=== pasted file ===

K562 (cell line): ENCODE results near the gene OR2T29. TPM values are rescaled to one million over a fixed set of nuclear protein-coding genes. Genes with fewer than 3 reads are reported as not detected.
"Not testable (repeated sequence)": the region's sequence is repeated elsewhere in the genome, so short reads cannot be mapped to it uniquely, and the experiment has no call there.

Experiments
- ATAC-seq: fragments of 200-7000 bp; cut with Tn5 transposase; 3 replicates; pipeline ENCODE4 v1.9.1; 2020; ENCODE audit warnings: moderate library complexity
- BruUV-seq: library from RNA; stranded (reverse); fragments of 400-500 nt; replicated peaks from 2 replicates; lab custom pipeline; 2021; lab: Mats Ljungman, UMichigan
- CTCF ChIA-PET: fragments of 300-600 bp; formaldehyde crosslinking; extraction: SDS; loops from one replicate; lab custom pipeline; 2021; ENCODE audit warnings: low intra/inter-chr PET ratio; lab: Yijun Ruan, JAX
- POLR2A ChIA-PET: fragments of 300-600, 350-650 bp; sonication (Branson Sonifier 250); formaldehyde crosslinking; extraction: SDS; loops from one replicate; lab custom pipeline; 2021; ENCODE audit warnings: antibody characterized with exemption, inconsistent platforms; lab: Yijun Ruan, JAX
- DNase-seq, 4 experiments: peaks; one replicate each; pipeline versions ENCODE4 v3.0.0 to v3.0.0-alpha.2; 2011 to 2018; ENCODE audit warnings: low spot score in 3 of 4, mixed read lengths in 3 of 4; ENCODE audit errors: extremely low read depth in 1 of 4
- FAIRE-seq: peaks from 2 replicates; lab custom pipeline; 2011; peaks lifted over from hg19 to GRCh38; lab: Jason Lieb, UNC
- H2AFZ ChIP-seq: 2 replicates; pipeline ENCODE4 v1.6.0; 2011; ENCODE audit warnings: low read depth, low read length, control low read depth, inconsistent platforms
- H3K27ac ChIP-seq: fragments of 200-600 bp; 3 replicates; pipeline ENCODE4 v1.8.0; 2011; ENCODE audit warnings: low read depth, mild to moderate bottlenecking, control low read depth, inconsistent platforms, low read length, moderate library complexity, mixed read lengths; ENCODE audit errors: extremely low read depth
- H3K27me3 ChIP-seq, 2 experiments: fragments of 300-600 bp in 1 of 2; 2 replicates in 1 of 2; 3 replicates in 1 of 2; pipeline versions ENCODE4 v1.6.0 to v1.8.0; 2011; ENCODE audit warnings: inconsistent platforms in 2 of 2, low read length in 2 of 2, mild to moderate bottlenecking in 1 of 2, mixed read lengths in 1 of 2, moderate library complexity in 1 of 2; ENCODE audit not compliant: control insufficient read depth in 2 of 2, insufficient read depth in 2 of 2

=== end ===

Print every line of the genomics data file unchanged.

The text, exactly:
K562 (cell line): ENCODE results near the gene OR2T29. TPM values are rescaled to one million over a fixed set of nuclear protein-coding genes. Genes with fewer than 3 reads are reported as not detected.
"Not testable (repeated sequence)": the region's sequence is repeated elsewhere in the genome, so short reads cannot be mapped to it uniquely, and the experiment has no call there.

Experiments
- ATAC-seq: fragments of 200-7000 bp; cut with Tn5 transposase; 3 replicates; pipeline ENCODE4 v1.9.1; 2020; ENCODE audit warnings: moderate library complexity
- BruUV-seq: library from RNA; stranded (reverse); fragments of 400-500 nt; replicated peaks from 2 replicates; lab custom pipeline; 2021; lab: Mats Ljungman, UMichigan
- CTCF ChIA-PET: fragments of 300-600 bp; formaldehyde crosslinking; extraction: SDS; loops from one replicate; lab custom pipeline; 2021; ENCODE audit warnings: low intra/inter-chr PET ratio; lab: Yijun Ruan, JAX
- POLR2A ChIA-PET: fragments of 300-600, 350-650 bp; sonication (Branson Sonifier 250); formaldehyde crosslinking; extraction: SDS; loops from one replicate; lab custom pipeline; 2021; ENCODE audit warnings: antibody characterized with exemption, inconsistent platforms; lab: Yijun Ruan, JAX
- DNase-seq, 4 experiments: peaks; one replicate each; pipeline versions ENCODE4 v3.0.0 to v3.0.0-alpha.2; 2011 to 2018; ENCODE audit warnings: low spot score in 3 of 4, mixed read lengths in 3 of 4; ENCODE audit errors: extremely low read depth in 1 of 4
- FAIRE-seq: peaks from 2 replicates; lab custom pipeline; 2011; peaks lifted over from hg19 to GRCh38; lab: Jason Lieb, UNC
- H2AFZ ChIP-seq: 2 replicates; pipeline ENCODE4 v1.6.0; 2011; ENCODE audit warnings: low read depth, low read length, control low read depth, inconsistent platforms
- H3K27ac ChIP-seq: fragments of 200-600 bp; 3 replicates; pipeline ENCODE4 v1.8.0; 2011; ENCODE audit warnings: low read depth, mild to moderate bottlenecking, control low read depth, inconsistent platforms, low read length, moderate library complexity, mixed read lengths; ENCODE audit errors: extremely low read depth
- H3K27me3 ChIP-seq, 2 experiments: fragments of 300-600 bp in 1 of 2; 2 replicates in 1 of 2; 3 replicates in 1 of 2; pipeline versions ENCODE4 v1.6.0 to v1.8.0; 2011; ENCODE audit warnings: inconsistent platforms in 2 of 2, low read length in 2 of 2, mild to moderate bottlenecking in 1 of 2, mixed read lengths in 1 of 2, moderate library complexity in 1 of 2; ENCODE audit not compliant: control insufficient read depth in 2 of 2, insufficient read depth in 2 of 2